We may have/may have had a gator, the swimming kind, in the lake. The other night there was a boat going slowly around the shoreline with a spot light. That’s the standard technique for gator hunting. Never heard a gunshot so either they didn’t spot anything or perhaps they were using some other, stealthier technique. With the lake so low, I don’t spend much time down there so it’s not likely I would have spotted one unless it crawled out of the lake and on up to the porch
The prize for the most original birthday present goes to……………..my bride. She got me a chitarra and a wooden rolling pin. Not just any chitarra, AKA pasta guitar, but a hand crafted, double sided chitarra. If you look closely at the picture you can see the fine cutting wires. My grandmother used one when we were kids in Philadelphia so this really brought back great old memories. We were having guests for dinner, Glen, Lynn and Andrew, so I got to try it out within an hour of Fedex making the drop. Worked like a world champ and as hard as it is to believe, we think the pasta actually tasted better. Chris and Joey took care of my intellectual needs with new books and Tom got me a new Guy Harvey dress shirt – that would be a blue one with a large snook on the back. What a lucky guy!!!
Got back from the Dr. and got the good news that my PSA is still behaving nicely at 0.8. The kidney stone, however, looms largely and needs some action. I’m now scheduled June 27 to have it laser blasted. We’re wanting to take a trip to the Carolina’s in early July to see Simon at Tremont and the great-great nieces so this gives me about 10 days to recuperate.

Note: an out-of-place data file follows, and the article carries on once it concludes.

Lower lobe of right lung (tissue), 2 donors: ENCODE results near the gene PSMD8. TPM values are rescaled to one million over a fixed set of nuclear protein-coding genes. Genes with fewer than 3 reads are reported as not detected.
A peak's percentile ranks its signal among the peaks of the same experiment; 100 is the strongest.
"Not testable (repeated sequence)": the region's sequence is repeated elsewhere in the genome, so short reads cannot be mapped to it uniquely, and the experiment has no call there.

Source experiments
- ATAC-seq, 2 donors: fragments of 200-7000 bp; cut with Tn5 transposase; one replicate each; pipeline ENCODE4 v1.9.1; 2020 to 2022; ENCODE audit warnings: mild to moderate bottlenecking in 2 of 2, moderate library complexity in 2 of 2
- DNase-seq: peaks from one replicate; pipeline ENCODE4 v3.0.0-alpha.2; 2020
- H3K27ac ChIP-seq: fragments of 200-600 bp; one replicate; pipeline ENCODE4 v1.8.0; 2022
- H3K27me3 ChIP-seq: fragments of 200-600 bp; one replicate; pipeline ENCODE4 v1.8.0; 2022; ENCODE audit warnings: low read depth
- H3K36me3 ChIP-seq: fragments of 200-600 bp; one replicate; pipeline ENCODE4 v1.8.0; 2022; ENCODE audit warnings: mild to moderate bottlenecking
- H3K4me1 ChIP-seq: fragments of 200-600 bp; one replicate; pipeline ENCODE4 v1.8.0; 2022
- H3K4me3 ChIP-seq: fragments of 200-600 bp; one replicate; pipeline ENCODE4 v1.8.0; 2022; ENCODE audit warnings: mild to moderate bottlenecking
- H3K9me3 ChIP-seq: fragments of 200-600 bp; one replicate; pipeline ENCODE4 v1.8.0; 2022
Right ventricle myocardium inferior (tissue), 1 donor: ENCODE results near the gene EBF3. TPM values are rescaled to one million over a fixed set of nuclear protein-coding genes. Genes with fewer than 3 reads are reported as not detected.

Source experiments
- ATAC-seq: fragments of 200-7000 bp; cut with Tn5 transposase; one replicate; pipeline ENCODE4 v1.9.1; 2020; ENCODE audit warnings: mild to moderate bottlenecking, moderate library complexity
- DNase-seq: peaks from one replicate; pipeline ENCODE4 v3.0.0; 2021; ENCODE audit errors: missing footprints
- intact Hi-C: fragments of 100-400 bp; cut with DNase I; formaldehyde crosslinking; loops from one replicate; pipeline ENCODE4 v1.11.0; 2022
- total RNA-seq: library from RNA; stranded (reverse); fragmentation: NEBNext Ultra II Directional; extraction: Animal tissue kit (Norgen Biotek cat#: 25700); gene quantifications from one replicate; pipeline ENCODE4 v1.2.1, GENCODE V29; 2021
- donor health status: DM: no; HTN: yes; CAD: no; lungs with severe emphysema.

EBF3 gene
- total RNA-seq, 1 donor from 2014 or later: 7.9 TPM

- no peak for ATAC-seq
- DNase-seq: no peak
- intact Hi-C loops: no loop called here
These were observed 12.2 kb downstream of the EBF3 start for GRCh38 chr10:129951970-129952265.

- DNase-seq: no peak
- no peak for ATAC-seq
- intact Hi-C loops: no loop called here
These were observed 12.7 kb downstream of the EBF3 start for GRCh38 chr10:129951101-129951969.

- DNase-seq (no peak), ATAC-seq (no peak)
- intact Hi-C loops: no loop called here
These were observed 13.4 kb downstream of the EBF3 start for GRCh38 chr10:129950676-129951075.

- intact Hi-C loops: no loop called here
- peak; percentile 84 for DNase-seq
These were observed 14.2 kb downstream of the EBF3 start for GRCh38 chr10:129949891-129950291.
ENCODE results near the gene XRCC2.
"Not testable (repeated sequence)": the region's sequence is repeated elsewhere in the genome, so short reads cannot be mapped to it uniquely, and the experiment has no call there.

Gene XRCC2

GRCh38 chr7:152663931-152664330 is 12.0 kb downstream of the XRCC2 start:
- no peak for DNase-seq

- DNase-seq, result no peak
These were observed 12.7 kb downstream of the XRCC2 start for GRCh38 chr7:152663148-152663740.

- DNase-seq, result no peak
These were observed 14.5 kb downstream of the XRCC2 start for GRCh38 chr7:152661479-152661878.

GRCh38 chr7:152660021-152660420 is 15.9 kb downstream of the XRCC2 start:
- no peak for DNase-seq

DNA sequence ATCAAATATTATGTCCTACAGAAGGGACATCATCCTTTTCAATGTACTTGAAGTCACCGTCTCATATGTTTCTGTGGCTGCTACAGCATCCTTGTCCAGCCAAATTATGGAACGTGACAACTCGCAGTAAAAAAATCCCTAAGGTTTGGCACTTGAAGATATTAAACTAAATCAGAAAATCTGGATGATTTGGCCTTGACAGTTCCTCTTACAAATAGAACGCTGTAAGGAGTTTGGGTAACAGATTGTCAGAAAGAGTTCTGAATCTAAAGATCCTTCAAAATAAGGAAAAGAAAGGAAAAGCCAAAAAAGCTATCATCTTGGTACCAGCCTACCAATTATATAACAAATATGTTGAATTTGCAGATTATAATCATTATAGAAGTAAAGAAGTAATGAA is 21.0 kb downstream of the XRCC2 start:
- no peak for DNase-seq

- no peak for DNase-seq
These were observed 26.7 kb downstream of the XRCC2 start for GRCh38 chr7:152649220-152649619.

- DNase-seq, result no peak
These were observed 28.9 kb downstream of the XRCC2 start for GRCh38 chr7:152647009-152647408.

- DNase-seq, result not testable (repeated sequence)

The thing that surprises me the most about the large, sugary drink ban in NY, is that they didn’t just bump up the tax on large containers by a dollar or two. Bet California isn’t far behind and suspect they’ll see the flaw in the NY approach. Assuming there isn’t a large scale revolt, I would think a limit on plate size might follow; a ban on â€œall you can eatâ€ promotions; buffets. I seem to remember a move to ban happy hours at bars years ago – that went over like a lead balloon. Then there’s the new Burger King dessert – a bacon sundae.
I had a fun birthday party last night. Tom had called last week and wanted to meet for dinner on my birthday so we picked a Mexican place we all like that’s located about midway between us. I was surprised when Joey and Mark showed up since I thought they were both in Puerto Rico. After dinner I was surprised when all of a sudden I was surrounded by a group of singing Mexicans, one of whom plopped a big sombrero on my head and another placed a large, fried ice cream dessert in front of me. I think that was the first time I remember being the actual recipient of one of those restaurant birthday celebrations and for sure the first time I ever wore a sombrero or ate fried ice cream.